The monolith, ossuary and all other stone structures of the Khasis does not have any carving image on them. In weaving also, there are no images apart from simple pattern designs on the hem. Even bamboo crafts are without any design because the plaits are stressing more on the functional convenience of the article. Therefore, aesthetics among the Khasis are functional and utilitarian in nature. For that matter, there are no traces of visible folk art inherited from the ancestors. Khasis consider that life in the world is temporary and believed that God has provided with complete beauty in the surrounding environment, which might not be necessary for man to engage in the imitation process. Khasi philosophy revealed that the permanent abode is the home of God and that is why the mortal body may decompose but the soul will stay at the threshold to the abode of God, literally referring in Khasi as bam kwai ha dwar U Blei or eaten betel nut at the doorstep to the abode of God. Why eating betel nut? – Khasi custom consider sharing betel nut as the symbol of great honour to greet and welcome the guests, to celebrate a conversation of goodwill around the hearth.

According to the Khasi myth, Biskorom is revered as the chief deity for creativity and through his divine disciples known as the twelve masons or 'khatar kamar' and nine masons or 'khyndai kamar' engaged in the making and manufacturing of material structures for human utility. The entire process of the work is believed to have taken place at a place called Rangjyrteh and from there on, it is handed over to the people to sustain the tradition. Rangjyrteh is an ancient settlement with traces of an established iron industry. There are remnants of specific foundry demarcated from one another, with each foundry consisting of all the components for iron smelting like the kiln and the manger with fossilised iron ore  spreading all around the area. Therefore, Rangjyrteh located near Sohra (Cherrapunjee) is the ancient professional and occupational establishment of artists, architects, engineers, artisans including each and every skilled craftsperson. Perhaps, the chief deity for creativity Biskorom is the same Hindu God Viswakarma. Essentially, the Khasi folk technology for iron, bamboo and wooden tools and structures originated from Rangjyrteh.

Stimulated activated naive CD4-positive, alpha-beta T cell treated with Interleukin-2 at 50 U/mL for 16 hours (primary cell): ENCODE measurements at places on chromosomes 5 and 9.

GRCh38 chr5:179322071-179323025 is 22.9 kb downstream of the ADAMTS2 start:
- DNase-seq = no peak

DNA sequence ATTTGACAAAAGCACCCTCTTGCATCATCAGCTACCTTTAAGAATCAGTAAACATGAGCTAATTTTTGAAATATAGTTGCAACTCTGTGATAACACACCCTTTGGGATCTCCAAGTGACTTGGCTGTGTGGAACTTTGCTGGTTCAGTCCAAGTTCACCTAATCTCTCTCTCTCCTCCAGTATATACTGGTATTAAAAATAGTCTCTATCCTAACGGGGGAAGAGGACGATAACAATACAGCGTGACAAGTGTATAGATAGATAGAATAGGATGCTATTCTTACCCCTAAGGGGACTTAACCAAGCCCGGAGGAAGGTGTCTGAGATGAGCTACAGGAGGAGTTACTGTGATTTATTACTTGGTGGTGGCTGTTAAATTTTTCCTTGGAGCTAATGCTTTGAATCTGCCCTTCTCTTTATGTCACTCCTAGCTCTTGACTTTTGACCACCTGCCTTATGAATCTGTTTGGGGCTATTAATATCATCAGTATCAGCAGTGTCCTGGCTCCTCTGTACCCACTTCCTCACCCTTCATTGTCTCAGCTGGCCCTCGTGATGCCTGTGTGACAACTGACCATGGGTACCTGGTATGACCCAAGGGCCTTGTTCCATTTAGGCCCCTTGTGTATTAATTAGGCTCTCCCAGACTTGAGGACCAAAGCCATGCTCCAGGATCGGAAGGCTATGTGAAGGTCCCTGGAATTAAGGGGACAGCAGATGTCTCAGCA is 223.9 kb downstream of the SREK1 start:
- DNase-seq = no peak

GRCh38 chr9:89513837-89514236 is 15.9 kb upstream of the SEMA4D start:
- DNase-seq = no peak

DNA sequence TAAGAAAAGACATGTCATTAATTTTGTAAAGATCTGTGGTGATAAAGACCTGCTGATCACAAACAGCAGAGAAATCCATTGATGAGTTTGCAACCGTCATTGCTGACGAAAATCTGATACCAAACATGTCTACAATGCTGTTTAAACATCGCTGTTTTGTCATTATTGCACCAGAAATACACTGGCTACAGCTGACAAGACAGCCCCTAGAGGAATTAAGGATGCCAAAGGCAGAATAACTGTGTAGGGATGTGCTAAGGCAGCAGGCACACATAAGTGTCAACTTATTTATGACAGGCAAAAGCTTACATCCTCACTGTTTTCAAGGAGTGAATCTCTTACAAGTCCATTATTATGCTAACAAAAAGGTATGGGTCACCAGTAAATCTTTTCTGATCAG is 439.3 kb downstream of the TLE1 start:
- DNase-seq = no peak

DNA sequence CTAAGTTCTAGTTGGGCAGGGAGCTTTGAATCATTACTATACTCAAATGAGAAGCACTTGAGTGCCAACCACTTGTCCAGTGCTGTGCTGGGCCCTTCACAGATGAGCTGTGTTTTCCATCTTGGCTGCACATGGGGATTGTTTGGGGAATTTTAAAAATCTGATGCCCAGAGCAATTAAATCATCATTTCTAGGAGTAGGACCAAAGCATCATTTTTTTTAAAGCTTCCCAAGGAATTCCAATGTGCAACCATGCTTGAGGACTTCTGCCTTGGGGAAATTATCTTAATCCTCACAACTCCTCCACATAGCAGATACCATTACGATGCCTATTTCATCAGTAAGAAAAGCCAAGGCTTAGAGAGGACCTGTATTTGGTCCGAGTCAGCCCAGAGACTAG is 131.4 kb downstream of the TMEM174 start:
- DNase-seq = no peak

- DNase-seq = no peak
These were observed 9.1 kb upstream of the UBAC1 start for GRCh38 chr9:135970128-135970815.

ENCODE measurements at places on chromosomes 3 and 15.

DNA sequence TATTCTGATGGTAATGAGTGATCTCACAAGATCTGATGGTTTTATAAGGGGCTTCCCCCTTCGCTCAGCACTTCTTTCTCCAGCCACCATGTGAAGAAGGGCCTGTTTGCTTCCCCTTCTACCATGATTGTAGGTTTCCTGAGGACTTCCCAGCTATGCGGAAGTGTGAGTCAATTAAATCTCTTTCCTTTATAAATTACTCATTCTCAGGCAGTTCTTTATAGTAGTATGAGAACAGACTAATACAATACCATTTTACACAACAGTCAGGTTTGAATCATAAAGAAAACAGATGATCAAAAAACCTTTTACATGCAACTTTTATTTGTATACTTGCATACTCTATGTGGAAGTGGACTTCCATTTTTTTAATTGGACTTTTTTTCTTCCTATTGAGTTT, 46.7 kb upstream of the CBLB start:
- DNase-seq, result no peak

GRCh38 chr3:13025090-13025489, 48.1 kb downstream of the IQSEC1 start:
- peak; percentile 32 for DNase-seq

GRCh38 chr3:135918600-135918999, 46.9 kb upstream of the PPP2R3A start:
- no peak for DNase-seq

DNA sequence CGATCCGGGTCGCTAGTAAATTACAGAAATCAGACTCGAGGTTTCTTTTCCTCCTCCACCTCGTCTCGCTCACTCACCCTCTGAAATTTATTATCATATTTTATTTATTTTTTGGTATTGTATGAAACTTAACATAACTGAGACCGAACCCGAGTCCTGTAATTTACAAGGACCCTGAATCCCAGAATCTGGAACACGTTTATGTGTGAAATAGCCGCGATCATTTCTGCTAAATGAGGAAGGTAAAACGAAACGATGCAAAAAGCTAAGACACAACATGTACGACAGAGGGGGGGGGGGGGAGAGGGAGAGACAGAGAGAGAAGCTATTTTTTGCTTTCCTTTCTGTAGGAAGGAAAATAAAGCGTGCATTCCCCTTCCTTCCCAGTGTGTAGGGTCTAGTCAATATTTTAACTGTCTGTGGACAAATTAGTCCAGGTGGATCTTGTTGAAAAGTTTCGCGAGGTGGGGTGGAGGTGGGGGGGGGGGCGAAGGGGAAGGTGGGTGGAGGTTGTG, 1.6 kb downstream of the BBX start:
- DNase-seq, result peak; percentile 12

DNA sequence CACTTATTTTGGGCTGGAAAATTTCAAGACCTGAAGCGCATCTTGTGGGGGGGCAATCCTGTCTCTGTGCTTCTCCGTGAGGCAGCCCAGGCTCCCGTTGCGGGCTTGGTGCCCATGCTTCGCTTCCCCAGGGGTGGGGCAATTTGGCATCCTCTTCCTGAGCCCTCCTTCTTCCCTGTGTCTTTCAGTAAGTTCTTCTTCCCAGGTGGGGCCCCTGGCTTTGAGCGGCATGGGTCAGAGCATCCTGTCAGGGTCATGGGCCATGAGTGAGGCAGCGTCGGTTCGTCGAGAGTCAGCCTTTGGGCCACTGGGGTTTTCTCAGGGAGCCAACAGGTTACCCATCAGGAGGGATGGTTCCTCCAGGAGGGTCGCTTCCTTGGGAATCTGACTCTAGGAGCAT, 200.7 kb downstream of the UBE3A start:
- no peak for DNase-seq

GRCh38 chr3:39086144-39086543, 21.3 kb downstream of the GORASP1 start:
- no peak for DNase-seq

In the present context, the contemporary art expression is emerging and prevailing to reveal Khasi thoughts. One artistic expression is the fixing of animal antlers at the top portion of the front door, the main entrance to the hut or the house. The popular trend is the deer antlers that related with the customary community hunting expedition. The traditional hunting expedition is being considered after chanting prayers to God seeking divine sanction.

Khasi custom forbid creation of images and considered a taboo, therefore the artistic urge is indicated through the expression at the façade and the top portion of the front entrance to the house. The other portion of the house is meant for convenience of utility and function for the inhabitants. The roof and the walls are meant to protect from wind and rain, the windows are meant to attract light and allow circulation of air, the staircase and the door to be able to access the house, and so on and so forth. However, the façade is a frame that is not required for any function for the inhabitants and this space is a prominent display area for the original artistic creativity of the owner or the builder. In the similar manner, the top frontal entrance is the ideal space for the exhibition of the symbol of victory and good fortune for the family.